Threat Intelligence

7/17/2018
04:20 PM
Connect Directly
Twitter
LinkedIn
Google+
RSS
E-Mail
50%
50%

One-Third of Businesses Lack a Cybersecurity Expert

Alarming, yes, but it's actually an improvement over past years, a new Gartner survey of more than 3,000 CIOs reveals.

A survey of more than 3,000 CIOs found 95% of technology leaders expect cybersecurity threats to grow – but only 65% have a cybersecurity expert on staff, Gartner researchers report.

The "2018 CIO Agenda Survey" polled 3,160 CIOs across 98 countries and several major industries, which collectively represent $13 trillion in revenue and public-sector budgets, and $277 billion in IT spending. Despite the investments, security is a prime concern.

Gartner research director Rob McMillan and principal research analyst Sam Olyaei compiled the study of CIO perspectives. While this survey is conducted annually, this is the first time participants were polled on whether they have a dedicated cybersecurity pro on staff.

"I think it's alarming to point out that one-third don't have a dedicated resource," Olyaei tells Dark Reading. The researchers didn't ask about specific experts for different security functions; they wanted to know whether organizations had a security expert at all.

However, he explains, it's important to note that 65% is a "huge increase" over what the data has shown in previous years. Olyaei attributes the rise to new regulations dictating companies must have a security person on staff. The New York Department of Financial Services, for example, introduced a rule stating financial organizations must have security personnel.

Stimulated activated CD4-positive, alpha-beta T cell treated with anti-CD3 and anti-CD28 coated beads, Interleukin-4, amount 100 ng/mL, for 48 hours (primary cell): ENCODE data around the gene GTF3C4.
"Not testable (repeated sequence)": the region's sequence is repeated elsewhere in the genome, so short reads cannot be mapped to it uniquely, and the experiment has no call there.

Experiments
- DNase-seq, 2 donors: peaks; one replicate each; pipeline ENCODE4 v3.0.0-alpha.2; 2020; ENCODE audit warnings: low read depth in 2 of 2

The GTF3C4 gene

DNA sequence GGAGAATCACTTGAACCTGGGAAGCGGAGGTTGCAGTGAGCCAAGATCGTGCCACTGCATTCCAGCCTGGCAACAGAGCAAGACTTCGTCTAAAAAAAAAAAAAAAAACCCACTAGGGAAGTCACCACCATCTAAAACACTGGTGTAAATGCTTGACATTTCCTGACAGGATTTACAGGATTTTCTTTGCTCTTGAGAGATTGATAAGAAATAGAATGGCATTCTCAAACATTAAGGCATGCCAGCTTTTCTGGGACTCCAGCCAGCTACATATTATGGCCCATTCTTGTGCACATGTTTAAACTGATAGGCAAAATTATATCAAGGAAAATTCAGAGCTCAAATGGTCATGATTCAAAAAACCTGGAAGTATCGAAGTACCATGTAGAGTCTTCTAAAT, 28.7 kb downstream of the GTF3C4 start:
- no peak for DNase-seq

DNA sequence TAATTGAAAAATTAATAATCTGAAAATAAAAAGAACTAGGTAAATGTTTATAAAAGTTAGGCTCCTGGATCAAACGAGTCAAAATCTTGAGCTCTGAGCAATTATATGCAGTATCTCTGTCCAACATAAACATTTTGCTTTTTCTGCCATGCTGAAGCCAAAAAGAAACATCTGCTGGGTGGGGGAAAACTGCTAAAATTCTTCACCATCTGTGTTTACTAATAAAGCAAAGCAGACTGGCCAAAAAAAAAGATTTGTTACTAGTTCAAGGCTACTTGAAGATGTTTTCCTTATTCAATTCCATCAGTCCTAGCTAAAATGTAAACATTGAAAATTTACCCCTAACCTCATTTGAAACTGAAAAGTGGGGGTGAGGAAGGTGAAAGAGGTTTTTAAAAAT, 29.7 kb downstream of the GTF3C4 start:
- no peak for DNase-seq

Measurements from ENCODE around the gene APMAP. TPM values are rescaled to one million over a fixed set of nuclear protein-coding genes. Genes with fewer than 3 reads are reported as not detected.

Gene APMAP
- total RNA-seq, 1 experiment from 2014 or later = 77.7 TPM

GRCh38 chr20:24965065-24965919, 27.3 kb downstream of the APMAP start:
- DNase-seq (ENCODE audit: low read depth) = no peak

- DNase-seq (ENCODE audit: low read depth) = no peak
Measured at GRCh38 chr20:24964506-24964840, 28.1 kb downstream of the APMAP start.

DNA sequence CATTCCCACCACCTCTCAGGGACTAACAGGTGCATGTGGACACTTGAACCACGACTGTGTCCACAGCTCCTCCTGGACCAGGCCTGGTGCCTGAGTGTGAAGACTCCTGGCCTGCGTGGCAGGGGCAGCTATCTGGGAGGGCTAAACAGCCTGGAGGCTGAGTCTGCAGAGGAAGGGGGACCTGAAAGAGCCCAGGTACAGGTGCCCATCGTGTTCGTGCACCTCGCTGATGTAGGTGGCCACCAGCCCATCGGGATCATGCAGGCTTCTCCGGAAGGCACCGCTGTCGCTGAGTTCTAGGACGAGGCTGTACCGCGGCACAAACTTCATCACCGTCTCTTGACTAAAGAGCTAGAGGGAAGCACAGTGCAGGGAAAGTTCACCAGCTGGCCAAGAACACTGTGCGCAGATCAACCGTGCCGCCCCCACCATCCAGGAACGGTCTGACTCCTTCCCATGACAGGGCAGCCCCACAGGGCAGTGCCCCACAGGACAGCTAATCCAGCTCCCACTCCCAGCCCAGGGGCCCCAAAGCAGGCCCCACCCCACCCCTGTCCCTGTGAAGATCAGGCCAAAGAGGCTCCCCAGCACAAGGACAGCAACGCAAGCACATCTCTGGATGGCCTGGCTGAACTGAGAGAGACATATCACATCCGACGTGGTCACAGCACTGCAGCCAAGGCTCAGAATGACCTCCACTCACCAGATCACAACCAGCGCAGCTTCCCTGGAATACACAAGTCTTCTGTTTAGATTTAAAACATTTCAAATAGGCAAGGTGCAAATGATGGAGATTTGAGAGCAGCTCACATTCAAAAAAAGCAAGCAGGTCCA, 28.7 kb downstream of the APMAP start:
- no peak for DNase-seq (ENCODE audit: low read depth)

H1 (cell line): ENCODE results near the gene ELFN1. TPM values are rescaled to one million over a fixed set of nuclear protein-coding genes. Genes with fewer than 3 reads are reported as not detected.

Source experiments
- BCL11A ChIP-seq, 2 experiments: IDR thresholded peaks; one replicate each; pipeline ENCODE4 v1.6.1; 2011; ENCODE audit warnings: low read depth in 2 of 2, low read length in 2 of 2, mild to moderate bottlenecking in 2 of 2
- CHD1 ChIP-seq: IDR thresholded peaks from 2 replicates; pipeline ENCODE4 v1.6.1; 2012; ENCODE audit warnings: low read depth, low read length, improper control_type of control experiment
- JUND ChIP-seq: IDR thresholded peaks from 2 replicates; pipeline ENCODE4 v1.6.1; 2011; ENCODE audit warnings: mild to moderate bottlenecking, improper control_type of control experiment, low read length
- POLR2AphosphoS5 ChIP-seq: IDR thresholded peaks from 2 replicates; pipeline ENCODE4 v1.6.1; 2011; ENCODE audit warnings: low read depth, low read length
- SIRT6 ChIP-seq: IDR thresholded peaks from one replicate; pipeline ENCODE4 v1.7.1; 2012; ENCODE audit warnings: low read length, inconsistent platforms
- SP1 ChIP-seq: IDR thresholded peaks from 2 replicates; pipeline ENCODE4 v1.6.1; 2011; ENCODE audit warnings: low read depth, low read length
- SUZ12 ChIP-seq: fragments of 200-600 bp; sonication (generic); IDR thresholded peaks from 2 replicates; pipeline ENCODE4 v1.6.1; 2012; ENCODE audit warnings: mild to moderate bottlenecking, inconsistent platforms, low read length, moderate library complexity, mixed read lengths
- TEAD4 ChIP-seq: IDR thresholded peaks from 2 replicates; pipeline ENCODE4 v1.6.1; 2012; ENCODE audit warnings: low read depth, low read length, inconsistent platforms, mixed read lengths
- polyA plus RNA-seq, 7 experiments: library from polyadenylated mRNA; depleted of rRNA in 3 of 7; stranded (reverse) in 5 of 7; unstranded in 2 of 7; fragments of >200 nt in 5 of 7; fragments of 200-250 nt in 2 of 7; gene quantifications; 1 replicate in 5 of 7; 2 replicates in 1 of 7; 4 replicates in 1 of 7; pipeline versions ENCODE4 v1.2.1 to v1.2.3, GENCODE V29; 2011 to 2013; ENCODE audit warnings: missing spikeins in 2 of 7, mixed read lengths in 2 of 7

There are a few reasons why businesses don't have security experts, and they primarily relate to culture, cost, and complex skill sets. In many industries, cybersecurity is still not given much scrutiny and falls under the responsibility of IT or networking employees on staff. Their cultural mindset doesn't prioritize security; as a result, they feel they don't need a dedicated expert.

"Then there are certain organizations that actually look at this and say, 'We need a security expert, but we can't find one,'" Olyaei continues. "They either can't afford a certain skill set or aren't willing to spend the type of money security experts command."

How much is that? The average salary for a CISO is $250,000, he points out, and nobody really has the money to spend on a CISO unless they're a major organization like a large bank or pharmaceutical company. Smaller institutions, such as local banks or credit unions, are stuck looking for employees with the same skill sets but will work for half the pay.

Finally, the ability to handle and secure emerging technologies, such as the cloud or artificial intelligence, is scarce. Companies can't hire those employees because the tech is so new, few people have developed expertise related to it.

"Even with a blank check, those skills don't exist," Olyaei says.

While they may not be able to afford advanced cyber expertise, companies are investing more in security tech. Thirty-five percent of respondents say their organizations have already invested in, and deployed, some aspect of digital security, researchers found. An additional 36% are experimenting or planning to introduce capabilities in the short term: Gartner anticipates 60% of security budgets will support threat detection and response by 2020.